This research was mentioned in the NASA Spaceline Current Awareness List #875 22 November 2019 (Space Life Science Research Results) (see item #4) which links to this summary on NCBI's PubMed (where the nation's biomedical research is collected) which, in turn, links to the open access article. But you have to dig to find this resource since, as is the case with PubSpace, NASA and CASIS make little effort to tell you about it. FWIW we have a full Spaceline archive back to 1996. NASA only has an archive online that goes back to 2003).

NASA regularly gets open access for planetary science results and puts that in press releases. The same should be done for biomedical research. HEOMD, SMD, and PAO need to talk to each other as to how to get more of this science out to the people who paid for it. NASA was required by law to create PubSpace. It has also had Spaceline online since 1996. Yet NASA goes out of its way not to tell people that these resources exist. The only way that NASA is going to get everyone on the same page when it comes to understanding the risks of spaceflight and what research is being done on ISS to mitigate these risks is get itself on the same page and use the resources it has at hand. This is an important piece of research. NASA should have been talking about it in November 2019 not letting it sneak out in a university press release over the holidays.

Keith's note: Speaking as someone who did graduate research in gravitational biology and who worked at NASA Headquarters and elsewhere as a space life scientist, I am quite interested in the adaptations of life to prolonged exposure to conditions on the Moon. I am certain that there are changes in living systems in fractional gravity wherein changes in genomic expression can be measured. We've seen it in humans and other organisms exposed to microgravity in spaceflight and centrifugation (simulated hypergravity) on Earth. Alas, to date, the vast bulk of research where changes in gene expression are studied have to do with microgravity - not lunar or martian gravity.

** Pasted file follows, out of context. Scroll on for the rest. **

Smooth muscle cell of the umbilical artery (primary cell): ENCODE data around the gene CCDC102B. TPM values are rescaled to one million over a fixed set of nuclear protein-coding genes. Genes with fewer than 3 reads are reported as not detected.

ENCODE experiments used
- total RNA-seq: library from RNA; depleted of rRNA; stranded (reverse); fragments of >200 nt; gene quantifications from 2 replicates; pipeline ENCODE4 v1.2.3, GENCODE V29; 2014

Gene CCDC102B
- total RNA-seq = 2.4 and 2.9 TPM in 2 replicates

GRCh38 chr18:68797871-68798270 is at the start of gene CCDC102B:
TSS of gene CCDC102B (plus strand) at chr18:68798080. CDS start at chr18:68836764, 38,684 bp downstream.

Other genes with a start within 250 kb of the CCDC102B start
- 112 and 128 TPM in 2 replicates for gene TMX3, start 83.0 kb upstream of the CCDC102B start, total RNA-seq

Its nice to know that someone at NASA Gene Lab is paying attention to the news regarding Artemis and Moon2024. But the suggestion in this tweet that they might have anything relevant to 0.16G biology at this time is probably tenuous, at best. Indeed, a simple key word search of their website for "lunar" and "moon" shows this to be the case. But at least they are stepping up to the plate - which is good. A look at the NASA Space Station and CASIS websites shows no mention of Artemis or Moon2024.

One would hope that NASA would have an integrated strategy for such research that spans Earth- and space-based facilities. Right now its more like competing fiefdoms within NASA's sphere of funding influence rather than an overall, integrated program with clear goals directly related to operational as well as fundamental science. If preparatory work is needed to enable safe human operations and other life forms in lunar gravity to support the Artemis program (which is going to start up on the lunar surface in 2024) NASA should have already have enabling research under way. Instead it has a scattered collection of things. Someone needs to bring order to this disarray and create an integrated program of space biology and medicine at NASA so as to flight certify humans and other forms of life for prolonged exposure to other worlds. And this integrated program needs to be able to provide useful information in time to actually inform NASA mission planners - not after the fact.